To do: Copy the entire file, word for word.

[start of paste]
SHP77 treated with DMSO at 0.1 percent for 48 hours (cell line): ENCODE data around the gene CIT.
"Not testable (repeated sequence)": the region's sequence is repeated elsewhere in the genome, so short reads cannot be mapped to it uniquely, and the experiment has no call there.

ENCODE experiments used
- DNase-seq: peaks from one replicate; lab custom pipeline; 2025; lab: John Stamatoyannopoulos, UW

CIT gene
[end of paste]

SHP77 treated with DMSO at 0.1 percent for 48 hours (cell line): ENCODE data around the gene CIT.
"Not testable (repeated sequence)": the region's sequence is repeated elsewhere in the genome, so short reads cannot be mapped to it uniquely, and the experiment has no call there.

ENCODE experiments used
- DNase-seq: peaks from one replicate; lab custom pipeline; 2025; lab: John Stamatoyannopoulos, UW

CIT gene